Every one of us is born with an extraordinary mind. To an extent, confidence is hardwired into us from the start. But external factors play a huge role in shaping our feelings of self worth.
Therapist, Marisa Peer, tells us we alone are responsible for our own happiness; we can’t give that job to someone else. “It’s never to late to be the parent you wanted to have, to hear the words you wanted to hear. Your mind should be your best friend, your cheerleader, your ally, your P.A., your employee. It should be doing everything for your, but if you don’t dialogue with it properly how can it do that?”
Here are three ways to take back control.
Banish negative thoughts
Humans are hard-wired for danger. This negativity bias served the evolution of humans thousands of years ago, helping us respond to imminent threats, like a dangerous animal. We’re not in that kind of danger anymore, but our mind still operates primally; reacting disproportionately and more than often swerving to the negative.
We all know that when negative thoughts and emotions come up, its like a juggernaut tearing down a highway. You’re not going to stop them with an emergency handbrake maneuver. But we can slow them down and in time eliminate our instinctive negative bias.
Exercise: Jim Kwik, memory expert, teaches clients how to attach words or concepts to a place in your house or even your body for quick recall. He calls negative thoughts ANTS (Automatic Negative Thoughts). To kill the ANTs, he has a simple technique. Close your eyes and visualize for a moment every time you have a negative thought, ants are crawling out your nose! By attaching a visual picture, it is easy to banish thoughts that aren’t serving you immediately from your mind.
Chose what you make familiar and unfamiliar
Humans embrace the familiar. Think about all the familiar things you do every day: your routines, what you eat, how you travel to work, what you do for relaxation or exercise, the type of people you attract.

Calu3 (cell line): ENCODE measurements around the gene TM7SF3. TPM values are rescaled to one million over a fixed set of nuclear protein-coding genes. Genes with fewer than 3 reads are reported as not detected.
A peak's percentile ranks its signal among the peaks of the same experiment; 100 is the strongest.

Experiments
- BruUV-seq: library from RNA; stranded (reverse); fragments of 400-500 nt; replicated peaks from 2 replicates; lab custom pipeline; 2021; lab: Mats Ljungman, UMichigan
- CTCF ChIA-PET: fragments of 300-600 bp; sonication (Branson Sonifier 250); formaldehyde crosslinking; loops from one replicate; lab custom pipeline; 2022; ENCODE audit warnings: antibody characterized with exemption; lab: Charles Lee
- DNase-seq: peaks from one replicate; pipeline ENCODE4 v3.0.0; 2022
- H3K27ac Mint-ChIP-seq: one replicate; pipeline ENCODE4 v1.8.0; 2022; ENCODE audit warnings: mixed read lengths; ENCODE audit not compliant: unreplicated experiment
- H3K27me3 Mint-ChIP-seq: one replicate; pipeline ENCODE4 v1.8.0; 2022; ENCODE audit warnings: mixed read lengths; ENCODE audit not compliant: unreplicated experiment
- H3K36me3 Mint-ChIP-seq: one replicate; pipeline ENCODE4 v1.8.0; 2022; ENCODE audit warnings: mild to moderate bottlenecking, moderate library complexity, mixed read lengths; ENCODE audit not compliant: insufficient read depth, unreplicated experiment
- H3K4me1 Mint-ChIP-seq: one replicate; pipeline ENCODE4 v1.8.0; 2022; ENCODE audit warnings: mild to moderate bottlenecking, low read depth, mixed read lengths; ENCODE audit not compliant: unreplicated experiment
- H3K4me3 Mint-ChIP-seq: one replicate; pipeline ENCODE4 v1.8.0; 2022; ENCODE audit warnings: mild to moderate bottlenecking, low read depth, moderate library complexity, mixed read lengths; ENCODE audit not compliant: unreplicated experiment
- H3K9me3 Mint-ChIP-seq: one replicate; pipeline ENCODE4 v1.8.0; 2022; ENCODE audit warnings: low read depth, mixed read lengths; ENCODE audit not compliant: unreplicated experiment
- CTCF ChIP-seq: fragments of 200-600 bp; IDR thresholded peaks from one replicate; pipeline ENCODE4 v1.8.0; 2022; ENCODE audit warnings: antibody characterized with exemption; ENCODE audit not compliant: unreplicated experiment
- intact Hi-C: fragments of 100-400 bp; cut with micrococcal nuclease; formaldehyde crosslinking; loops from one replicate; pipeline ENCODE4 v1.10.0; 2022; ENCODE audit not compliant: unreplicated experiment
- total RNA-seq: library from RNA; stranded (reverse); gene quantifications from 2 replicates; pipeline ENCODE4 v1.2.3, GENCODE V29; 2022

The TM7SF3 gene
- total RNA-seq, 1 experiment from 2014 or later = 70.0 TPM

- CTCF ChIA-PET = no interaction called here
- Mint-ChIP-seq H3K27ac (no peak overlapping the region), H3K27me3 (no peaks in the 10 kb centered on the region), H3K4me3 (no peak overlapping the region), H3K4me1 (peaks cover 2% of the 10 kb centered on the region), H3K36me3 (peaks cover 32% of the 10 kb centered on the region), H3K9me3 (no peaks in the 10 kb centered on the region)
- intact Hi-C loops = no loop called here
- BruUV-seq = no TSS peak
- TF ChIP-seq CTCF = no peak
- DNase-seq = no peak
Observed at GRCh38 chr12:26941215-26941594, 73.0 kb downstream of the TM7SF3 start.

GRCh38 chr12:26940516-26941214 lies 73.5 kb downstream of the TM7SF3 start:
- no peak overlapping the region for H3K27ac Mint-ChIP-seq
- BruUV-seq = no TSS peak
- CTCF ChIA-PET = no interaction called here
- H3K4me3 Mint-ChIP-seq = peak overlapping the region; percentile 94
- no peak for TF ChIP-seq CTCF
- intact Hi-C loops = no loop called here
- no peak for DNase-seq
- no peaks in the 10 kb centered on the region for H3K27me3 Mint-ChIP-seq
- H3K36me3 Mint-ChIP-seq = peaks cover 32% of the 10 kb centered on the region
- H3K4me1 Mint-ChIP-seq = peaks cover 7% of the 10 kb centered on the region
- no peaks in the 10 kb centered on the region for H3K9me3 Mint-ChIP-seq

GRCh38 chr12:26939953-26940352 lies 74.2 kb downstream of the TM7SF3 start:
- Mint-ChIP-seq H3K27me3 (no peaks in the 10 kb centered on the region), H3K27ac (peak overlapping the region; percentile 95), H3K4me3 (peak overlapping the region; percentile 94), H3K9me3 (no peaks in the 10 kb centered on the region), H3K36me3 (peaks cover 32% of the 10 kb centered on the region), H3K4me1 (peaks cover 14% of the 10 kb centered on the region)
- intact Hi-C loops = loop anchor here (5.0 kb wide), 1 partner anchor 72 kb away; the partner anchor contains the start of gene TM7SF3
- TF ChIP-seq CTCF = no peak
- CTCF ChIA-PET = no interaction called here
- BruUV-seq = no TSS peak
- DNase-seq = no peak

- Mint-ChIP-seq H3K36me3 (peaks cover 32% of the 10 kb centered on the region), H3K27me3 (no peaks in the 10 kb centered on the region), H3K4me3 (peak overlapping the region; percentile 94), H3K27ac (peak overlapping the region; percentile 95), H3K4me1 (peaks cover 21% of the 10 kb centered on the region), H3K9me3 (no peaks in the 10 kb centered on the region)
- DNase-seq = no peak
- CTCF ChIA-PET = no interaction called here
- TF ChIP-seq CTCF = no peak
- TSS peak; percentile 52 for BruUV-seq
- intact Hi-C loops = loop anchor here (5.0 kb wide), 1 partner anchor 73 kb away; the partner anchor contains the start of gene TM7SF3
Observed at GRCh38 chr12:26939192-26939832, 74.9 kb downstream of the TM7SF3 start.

Take self-care as an example. If you have been raised in a family where your mother never practiced self-care (read: she was probably task-focused, budgeted for essential items only, and rarely went shopping for clothes or out to dinner—let alone away—with friends). Sound familiar? What your mother may have (inadvertently) imprinted is a belief there is more value in working yourself to the bone and that self-care is for the rich or indulgent or irresponsible. Should you feel guilty to taking time out to take care of yourself? Of course not, but it is an “unfamiliar” feeling.
Charles Duhigg in his bestselling book, The Power of Habit, writes: “All habits—no matter how big or small—have three components, accordingly to neurological studies. There’s a cue—a trigger for a particular behaviour; a routine, which is the behaviour itself; and a reward, which is how your brain decides whether to remember a habit for the future.”
Exercise: Take a moment to think about a behaviour that you or your child may be struggling with. Think of something that has become habitual. Then consider for a moment what the reward is? And don’t rule out negative attention. Children affected by developmental trauma are quite content with this sort of attention as it cements their belief that “I am not enough.” Now you know what to do, remove the reward and see what happens.
Exercise: Pick one thing to make familiar this week for you or your child–you can start small if that’s more comfortable—eating an apple instead of an unhealthy snack. Also pick one thing to make unfamiliar this week—it may be making alcohol unfamiliar simply by leaving it off your shopping list or not responding with anger to your child’s tantrum.
Swap emotion for logic
In her book, I am Enough, Marisa Peer says if the mind must choose between emotion and logic, emotion will always win. Logic is what tells you what you should or should not be doing: “I shouldn’t eat this chocolate cake because I will put on weight.” Emotion tells you: “This cake tastes so good because it reminds me of the comfort I felt as baby.”
How many of you have been to a tall building and have stood on one of those glass plates and looked down and felt scared? Logic tells you are perfectly safe, but emotion makes your stomach churn and you leap off.
Peer recommends that we carefully look at the words we tell ourselves and others (admit it, it’s almost usually emotional). Then then swap the emotion for logic. For example:
- “I can’t cope” (emotion) with “I have phenomenal coping skills” (logic).
- “I’m tired” (emotion) with “I prefer to be feeling energic, but I can still get through the day in a manageable fashion” (logic).
- “I messed up, everything is going wrong” (emotion) to “I can learn from this and find some success in the day” (logic).
Exercise: EFT expert, Nick Ortner, recommends tapping when reframing comments to change the emotion. There are nine key tapping points and you can choose to use all or just one. The “karate chop” point on the hand, “third-eye” position between the eyes, and side of the eye (which is also a “triple warmer meridian” acupoint) are popular. Close your eyes and take a deep breath, then repeat your affirmation while tapping.
Don’t forget: You’re enough!
When you are not enough, you truly believe you deserve what you get. But when you start to say, “I am enough,” then you can more easily say when something is not okay.
(c) Felicia Stewart, 2019